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From cover stories to new technologies, here’s what happened to the Chivas Venture finalists 2016.

Last year, the Chivas Venture provided 27 exceptional startups with a global platform to shine a light on their solutions and bring them to the attention of millions of potential customers worldwide. For these Alumni the competition wasn’t just about funding.

They were introduced to mentors like Sonal Shah, the former Director of the Office of Social Innovation and Civic Participation in the White House, and A-List stars like actress and activistEva Longoria. It took them out of their comfort zones and pushed them to think deeply about their business models and how to develop them.

With the third installment of the Chivas Venture in full swing, we tracked down an assortment of last year’s finalists to see how their businesses have developed since the curtain came down on last year’s final.

Conceptos Plásticos: Recycling plastic to build houses in Colombia
The global exposure from the Chivas Venture helped raise the profile of both Conceptos Plásticos and the company’s founder, Oscar Andres Mendez. On the back of winning the Chivas Venture the company featured inBusiness Insider UKand Forbes, and Oscar was honoured to be listed as one of Unilever Young Entrepreneurs 2016. He was also included inImpact Design Hub’s 40 under 40; a list that recognises some of the brightest young minds in the field of designing for social good.

WeFarm: The knowledge sharing platform for farmers without internet access.

WeFarm is a peer-to-peer agtech network that enables small-scale farmers to access and share vital agricultural information - even if they don’t have internet access. They were undoubtedly one of the major success stories of the Chivas Venture’s second year. Having made the final five and earned $200,000 at the live event in New York, they soon featured in the likes ofTechcrunch. They have very recently secured £1.3 million worth of additional funding in an investment round led byLocalGlobe, a U.K.-based seed VC that previously invested in Citymapper, Lovefilm, TweetDeck and Zoopla. They were also listed inDisrupt 100, an index tracking the world’s most disruptive businesses compiled and curated by leading entrepreneurs, corporates and investors.

“We passed a huge milestone in December with 100,000 users in our system, and now we’re very close to hitting 150,000,” Their founder Kenny Ewan said. “We’ve just got our 20 millionth question and once a farmer uses our system for 24 hours they almost never leave, so we have incredible retention of users. We also sealed a commercial venture capital assessment round which is very unusual for a social enterprise; one of our proudest achievements is convincing people there’s a bigger business opportunity here.”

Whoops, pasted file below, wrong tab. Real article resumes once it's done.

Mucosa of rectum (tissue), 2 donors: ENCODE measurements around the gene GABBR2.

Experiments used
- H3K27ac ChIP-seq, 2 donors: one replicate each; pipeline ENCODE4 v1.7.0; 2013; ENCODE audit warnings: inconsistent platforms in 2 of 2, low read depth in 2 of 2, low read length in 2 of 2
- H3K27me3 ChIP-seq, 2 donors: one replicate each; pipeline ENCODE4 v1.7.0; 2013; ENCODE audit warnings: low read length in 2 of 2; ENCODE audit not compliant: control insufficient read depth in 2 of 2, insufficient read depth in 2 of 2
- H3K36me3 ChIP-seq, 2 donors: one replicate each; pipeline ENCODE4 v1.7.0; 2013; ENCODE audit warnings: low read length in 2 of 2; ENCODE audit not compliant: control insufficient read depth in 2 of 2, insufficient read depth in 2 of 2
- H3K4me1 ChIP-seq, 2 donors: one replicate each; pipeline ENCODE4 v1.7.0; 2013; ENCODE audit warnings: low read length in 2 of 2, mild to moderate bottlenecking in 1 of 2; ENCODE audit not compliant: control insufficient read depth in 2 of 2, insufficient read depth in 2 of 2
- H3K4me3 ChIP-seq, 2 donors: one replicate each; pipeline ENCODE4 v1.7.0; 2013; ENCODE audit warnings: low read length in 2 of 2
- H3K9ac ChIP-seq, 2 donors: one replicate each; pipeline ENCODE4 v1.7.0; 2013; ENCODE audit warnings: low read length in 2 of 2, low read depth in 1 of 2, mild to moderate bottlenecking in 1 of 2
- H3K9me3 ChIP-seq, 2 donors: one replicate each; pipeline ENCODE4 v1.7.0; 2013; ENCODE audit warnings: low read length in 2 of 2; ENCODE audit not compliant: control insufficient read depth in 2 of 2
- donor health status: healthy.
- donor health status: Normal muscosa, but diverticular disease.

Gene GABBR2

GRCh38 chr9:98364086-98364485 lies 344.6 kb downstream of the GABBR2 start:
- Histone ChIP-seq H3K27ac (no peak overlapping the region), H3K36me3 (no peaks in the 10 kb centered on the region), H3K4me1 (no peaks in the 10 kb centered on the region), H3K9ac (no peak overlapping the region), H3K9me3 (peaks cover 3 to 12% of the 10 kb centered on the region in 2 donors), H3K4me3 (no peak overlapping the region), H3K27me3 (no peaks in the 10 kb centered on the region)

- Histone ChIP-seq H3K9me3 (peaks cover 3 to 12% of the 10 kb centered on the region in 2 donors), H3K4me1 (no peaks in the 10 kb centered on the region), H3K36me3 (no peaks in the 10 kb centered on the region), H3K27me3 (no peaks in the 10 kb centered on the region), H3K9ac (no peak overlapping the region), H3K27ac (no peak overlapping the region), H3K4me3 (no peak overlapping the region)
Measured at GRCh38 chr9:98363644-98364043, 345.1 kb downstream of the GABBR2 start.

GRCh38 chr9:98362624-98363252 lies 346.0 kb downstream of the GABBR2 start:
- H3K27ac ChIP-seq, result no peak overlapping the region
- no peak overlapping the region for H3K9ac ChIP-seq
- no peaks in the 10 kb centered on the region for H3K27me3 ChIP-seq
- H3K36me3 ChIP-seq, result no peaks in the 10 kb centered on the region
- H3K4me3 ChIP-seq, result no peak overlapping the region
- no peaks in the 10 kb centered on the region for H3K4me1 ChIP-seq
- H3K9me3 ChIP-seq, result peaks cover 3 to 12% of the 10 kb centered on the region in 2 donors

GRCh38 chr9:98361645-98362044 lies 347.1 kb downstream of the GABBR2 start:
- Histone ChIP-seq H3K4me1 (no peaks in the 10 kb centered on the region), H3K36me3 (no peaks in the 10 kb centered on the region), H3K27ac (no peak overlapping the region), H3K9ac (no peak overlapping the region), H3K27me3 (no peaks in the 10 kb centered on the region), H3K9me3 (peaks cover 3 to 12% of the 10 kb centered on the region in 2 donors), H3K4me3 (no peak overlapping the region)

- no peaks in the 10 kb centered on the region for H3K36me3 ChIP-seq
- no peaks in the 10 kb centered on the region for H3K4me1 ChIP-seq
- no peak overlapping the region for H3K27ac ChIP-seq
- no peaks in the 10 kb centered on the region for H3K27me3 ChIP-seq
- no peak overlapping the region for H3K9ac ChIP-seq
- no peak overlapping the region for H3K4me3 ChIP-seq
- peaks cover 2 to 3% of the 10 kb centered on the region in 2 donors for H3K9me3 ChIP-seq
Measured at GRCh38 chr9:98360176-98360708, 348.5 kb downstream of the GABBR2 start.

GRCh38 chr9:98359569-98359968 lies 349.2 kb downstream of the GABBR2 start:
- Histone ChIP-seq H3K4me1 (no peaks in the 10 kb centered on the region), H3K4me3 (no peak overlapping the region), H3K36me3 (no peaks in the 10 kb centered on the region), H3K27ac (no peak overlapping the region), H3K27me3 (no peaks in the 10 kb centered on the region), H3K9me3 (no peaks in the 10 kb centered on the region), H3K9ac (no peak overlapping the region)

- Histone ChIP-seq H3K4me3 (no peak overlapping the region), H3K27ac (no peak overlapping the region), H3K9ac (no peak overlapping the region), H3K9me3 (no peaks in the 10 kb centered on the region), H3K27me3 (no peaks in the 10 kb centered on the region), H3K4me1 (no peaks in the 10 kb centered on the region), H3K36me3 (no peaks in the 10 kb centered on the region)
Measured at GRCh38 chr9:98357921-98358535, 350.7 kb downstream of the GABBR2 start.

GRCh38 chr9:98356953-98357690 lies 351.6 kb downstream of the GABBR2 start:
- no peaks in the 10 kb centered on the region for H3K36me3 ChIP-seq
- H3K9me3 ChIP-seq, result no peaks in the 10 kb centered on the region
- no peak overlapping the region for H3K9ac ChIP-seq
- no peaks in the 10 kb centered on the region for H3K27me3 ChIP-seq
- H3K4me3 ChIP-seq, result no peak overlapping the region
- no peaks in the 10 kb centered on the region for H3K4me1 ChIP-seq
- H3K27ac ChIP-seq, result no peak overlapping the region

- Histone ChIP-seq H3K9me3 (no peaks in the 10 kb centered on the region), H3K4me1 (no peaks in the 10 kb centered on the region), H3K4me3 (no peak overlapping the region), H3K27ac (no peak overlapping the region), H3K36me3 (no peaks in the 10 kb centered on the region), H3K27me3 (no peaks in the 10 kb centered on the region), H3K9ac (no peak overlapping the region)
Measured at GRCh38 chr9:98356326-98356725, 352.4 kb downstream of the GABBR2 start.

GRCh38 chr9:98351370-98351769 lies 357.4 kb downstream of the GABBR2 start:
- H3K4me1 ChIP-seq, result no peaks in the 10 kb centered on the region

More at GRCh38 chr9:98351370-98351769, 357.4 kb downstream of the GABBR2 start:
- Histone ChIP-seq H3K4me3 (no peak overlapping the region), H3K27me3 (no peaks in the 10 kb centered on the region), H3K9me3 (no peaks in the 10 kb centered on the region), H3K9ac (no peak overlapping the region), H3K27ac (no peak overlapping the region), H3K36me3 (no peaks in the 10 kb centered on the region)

EyeControl: The affordable platform giving “locked-in” people the freedom to communicate.

After the Chivas Venture final, EyeControl won a gold medal at theMass Challenge Awards 2016, and in September they piloted their technology in the Neurological Department in Rambam Hospital, Israel. Since July, Or Retzkin, CEO of EyeControl, has made two new hires for the business and has also noticed a large spike in interest in their platform helping ALS patients to communicate. “We are currently developing some features that we’re very excited about, but are not yet available to the public,” Or explains. “The next big milestone will be after the product design and regulation process is over, as we’ll have our first small group of people using the device. Sales in Israel will determine how well the product is functioning and we will adapt to the feedback from there.”

Wakami: The fashion brand that transforms cycles of poverty into cycles of prosperity in rural communities
Wakami received $100,000 during the Chivas Venture final, and was also able to showcase its inclusive entrepreneurial system and products on a global platform. Their exposure through the competition resulted in coverage fromThe Huffington Postand a big step forward for the business.

Maria Pacheco, their co-founder
, said: “Our first milestone has been accomplished. We’ve established Wakami Inc and Wakami Foundation in the US, along with our online store wakamiglobal.com. The challenge now is to increase traffic and optimise the page, but the tool is ON! In March, we will be launching a campaign in alliance with BBDO, promoting Wakami Global with the new branding and communication strategy!”

Disease Diagnostic Group: cheap, rapid diagnosis device using fridge magnets that could save millions of lives
In addition to earning funding from the Chivas Venture, Disease Diagnostic Group has since won over $1.5 million worth of investment from various other business competitions, including the MIT $100K Pitch Competition and the Harvard Life Science Accelerator. The startup developed a mechanical device that is able to detect malaria in five seconds from just a drop of blood, and has been exploring how their technology could be broadened to test for other mosquito-borne diseases like dengue fever and the Zika virus. They have also submitted the device for approval to the WHO and for EU health and safety certification.

Habitec: Manufacturing wooden furniture for Angolan schools
Habitec’s co-founder, Felisberto Capamba said: “The Chivas Venture gave us platform to present our business to the rest of the world, and the media exposure resulted in amazing new partnerships and networking opportunities. Since the competition finished we have definitely improved the quality of our product and been exploring new export opportunities, which will come to fruition later in 2017.”

ECO Mensajería: The completely sustainable courier service